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6 Plants That Repel Mosquitoes 1400

“I love mosquitos!” —Said no one ever. If you’re anything like us and dread that awful buzz in your ear followed by those itchy red bites, then you’re in the right place. 

In this post, we’re talking all about mosquitos and the best plants to kick them to the curb. So grab your cup of coffee and get comfortable because we’re about to dive in!

But First, Why Are Mosquitoes So Obsessed With Humans In the First Place? 

Mosquitoes are a real pain in the derriere — and anywhere else, they bite you. And if they are showing up in droves, they can quickly ruin a backyard bbq or make it nearly impossible to tend to your garden.

With that being said, why are these pesky bloodsuckers so obsessed with humans? And why is it that some lucky individuals seem to never get bitten while other unfortunate souls are essentially “Mosquito magnets?”

Well, believe it or not, mosquito bites only come from females. Yep, it’s true — as much as we all get eaten alive each summer by mosquitoes, we’re only facing the wrath of the females. So, what do these hungry females want with us, you ask? Simply put, they are looking for blood that will provide them with the nutrients they need to produce eggs (aka, more mosquitos!).

They look for a few things:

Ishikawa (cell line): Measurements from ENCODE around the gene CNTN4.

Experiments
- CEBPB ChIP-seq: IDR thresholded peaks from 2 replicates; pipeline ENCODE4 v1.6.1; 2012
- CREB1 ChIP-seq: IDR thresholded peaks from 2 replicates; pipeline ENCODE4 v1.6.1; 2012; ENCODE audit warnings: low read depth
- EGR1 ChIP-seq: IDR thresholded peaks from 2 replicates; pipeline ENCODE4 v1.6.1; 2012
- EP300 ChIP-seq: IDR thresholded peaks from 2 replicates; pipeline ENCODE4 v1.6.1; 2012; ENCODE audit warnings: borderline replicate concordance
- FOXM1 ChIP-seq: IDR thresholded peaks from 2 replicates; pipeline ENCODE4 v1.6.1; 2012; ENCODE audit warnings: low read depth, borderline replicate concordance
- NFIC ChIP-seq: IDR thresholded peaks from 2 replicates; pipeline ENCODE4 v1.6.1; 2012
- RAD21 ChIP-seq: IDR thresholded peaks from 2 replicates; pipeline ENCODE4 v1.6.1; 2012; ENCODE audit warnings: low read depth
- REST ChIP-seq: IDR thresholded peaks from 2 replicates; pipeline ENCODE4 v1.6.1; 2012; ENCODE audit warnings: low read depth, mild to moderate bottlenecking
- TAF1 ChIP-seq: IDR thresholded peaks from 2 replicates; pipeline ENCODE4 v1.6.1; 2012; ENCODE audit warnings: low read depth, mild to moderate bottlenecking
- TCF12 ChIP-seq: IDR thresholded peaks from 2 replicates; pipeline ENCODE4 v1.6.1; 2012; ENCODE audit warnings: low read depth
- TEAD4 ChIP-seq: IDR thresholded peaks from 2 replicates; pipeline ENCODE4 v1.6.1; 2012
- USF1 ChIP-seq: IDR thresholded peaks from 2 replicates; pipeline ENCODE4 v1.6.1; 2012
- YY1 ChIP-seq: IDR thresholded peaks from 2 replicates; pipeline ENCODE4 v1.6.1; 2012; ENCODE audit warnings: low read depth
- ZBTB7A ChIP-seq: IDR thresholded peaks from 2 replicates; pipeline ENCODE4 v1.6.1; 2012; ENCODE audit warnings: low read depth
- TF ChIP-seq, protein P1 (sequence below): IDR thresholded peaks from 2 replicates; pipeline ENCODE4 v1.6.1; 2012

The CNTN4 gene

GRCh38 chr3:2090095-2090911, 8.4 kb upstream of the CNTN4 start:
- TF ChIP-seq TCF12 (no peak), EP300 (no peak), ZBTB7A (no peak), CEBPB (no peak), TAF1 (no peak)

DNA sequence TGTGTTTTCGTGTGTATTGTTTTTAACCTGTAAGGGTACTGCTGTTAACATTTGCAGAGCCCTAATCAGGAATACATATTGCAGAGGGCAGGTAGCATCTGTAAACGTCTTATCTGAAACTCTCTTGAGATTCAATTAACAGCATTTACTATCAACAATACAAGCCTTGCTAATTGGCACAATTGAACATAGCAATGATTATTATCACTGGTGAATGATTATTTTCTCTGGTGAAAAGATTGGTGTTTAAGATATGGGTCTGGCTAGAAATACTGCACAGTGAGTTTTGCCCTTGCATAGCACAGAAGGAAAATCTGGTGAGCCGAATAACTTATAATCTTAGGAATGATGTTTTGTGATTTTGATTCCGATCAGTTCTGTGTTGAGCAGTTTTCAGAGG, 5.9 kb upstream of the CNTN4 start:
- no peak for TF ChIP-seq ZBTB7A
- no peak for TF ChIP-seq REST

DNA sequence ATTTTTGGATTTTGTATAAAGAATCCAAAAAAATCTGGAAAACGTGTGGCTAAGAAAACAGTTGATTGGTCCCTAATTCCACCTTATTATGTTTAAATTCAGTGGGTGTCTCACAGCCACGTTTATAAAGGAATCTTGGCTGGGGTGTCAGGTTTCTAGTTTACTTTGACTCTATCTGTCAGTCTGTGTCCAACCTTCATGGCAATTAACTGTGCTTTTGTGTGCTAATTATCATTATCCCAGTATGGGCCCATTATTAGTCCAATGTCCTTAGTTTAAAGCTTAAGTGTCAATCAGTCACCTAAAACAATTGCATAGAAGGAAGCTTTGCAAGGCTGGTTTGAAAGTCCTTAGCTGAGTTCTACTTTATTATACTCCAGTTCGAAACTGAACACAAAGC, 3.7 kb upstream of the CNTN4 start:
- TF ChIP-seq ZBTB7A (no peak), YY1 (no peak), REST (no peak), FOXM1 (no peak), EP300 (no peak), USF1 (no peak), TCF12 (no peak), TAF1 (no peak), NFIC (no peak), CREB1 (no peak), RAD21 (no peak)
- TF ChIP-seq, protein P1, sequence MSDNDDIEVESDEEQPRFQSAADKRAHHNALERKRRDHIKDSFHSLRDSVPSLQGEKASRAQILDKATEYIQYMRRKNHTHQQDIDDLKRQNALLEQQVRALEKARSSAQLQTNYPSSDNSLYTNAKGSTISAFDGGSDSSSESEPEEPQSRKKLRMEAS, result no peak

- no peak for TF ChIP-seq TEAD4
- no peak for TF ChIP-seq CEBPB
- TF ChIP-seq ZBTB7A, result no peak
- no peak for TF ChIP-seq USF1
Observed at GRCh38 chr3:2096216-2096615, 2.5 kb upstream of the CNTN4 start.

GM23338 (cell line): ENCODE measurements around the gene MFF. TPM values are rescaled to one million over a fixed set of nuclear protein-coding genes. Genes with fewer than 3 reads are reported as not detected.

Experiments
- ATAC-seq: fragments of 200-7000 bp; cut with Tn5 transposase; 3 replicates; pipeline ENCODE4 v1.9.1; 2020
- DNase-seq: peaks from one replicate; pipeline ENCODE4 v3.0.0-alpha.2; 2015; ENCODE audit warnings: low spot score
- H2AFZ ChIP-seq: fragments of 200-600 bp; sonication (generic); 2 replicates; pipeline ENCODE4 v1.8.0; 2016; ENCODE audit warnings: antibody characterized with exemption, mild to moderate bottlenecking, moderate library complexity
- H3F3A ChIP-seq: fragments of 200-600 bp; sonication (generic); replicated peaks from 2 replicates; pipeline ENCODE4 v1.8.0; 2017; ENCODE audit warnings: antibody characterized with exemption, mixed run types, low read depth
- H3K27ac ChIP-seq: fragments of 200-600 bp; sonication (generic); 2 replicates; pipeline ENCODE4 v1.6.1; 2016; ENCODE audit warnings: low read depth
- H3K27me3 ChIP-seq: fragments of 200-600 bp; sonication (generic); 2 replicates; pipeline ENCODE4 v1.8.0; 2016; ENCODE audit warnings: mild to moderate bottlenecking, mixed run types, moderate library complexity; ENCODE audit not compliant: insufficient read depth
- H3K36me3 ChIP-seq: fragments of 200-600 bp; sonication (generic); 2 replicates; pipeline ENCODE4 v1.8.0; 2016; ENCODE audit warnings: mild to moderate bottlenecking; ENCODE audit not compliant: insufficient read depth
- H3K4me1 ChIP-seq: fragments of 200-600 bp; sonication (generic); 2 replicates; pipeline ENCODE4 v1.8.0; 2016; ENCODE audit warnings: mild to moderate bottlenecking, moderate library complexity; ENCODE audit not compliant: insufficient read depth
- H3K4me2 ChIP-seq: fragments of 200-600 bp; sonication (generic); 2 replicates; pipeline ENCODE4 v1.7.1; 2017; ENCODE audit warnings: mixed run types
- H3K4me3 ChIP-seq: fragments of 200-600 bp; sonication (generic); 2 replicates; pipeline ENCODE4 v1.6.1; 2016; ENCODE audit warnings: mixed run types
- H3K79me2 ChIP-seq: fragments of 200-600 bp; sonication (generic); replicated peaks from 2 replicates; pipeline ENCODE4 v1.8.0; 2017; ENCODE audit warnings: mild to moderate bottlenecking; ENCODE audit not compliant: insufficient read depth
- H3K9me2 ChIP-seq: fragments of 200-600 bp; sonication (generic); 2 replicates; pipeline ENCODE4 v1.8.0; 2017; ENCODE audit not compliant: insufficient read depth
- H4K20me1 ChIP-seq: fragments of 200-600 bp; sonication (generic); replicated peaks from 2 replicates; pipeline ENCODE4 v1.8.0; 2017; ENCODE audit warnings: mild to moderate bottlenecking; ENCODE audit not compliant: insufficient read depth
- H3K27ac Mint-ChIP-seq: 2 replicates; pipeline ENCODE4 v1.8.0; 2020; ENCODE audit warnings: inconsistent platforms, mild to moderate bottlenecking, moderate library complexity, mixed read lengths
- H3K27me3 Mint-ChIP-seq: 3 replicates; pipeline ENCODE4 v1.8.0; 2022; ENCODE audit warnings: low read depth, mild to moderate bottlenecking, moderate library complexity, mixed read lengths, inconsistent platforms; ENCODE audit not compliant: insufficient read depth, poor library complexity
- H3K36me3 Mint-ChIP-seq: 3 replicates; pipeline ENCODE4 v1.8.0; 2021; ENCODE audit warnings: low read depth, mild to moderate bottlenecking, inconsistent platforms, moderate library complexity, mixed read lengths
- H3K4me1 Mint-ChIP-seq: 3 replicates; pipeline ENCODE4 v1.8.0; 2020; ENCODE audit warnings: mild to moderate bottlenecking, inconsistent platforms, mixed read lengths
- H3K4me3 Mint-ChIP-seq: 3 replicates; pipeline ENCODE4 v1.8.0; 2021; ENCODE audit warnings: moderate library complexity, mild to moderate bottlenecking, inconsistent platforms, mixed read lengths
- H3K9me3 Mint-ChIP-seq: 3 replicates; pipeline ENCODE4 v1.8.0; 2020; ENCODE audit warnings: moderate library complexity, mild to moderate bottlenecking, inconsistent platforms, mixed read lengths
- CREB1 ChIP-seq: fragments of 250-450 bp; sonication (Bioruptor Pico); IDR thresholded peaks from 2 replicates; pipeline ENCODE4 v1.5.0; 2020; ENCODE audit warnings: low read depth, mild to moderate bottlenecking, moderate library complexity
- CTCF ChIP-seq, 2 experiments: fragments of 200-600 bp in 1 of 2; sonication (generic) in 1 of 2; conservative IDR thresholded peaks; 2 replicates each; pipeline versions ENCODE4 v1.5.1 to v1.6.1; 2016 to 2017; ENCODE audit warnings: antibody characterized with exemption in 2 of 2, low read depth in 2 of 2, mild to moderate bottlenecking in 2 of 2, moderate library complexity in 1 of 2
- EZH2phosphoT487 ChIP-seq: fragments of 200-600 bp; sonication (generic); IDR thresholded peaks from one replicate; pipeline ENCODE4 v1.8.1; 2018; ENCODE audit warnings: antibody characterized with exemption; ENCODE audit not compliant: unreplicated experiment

• Blood: Here’s a crazy fact — research has found that those with Type O blood are found to be almost twice as tantalizing to mosquitoes than those with Type A blood. A person’s metabolism also plays a role, as well as body temperature. 
  • Heat and Sweat: Mosquitos can sniff down their next victims through ammonia, lactic acid, and other compounds emitted in sweat. They also are highly attracted to those who run warmer, meaning a hot, sweaty individual enjoying the summer heat is quite delicious to them — couch potatoes rejoice!  
  • Breath: When we exhale, we produce carbon dioxide, which mosquitoes happen to love. They have odor-sensing palps that seek out the yummy scent and can detect high concentrations of CO2 from almost 200 feet away, alerting them to potential food sources. Bon appetit!

Why Is It Important To Get Rid of Mosquitoes? 

Mosquitoes aren’t just super annoying; they spread killer diseases, as well. In fact, they are often called one of the most dangerous animals on the planet. 

Hold up — more dangerous than lions, tigers, and bears? (oh, my!)

Yep, 100%. Illnesses transmitted by mosquitoes kill more than a million people each year and infect more than a billion, causing brain damage, debilitating pain, blindness, and many other serious effects. 

Two of the most common and potentially dangerous illnesses caused by these pesky critters include the: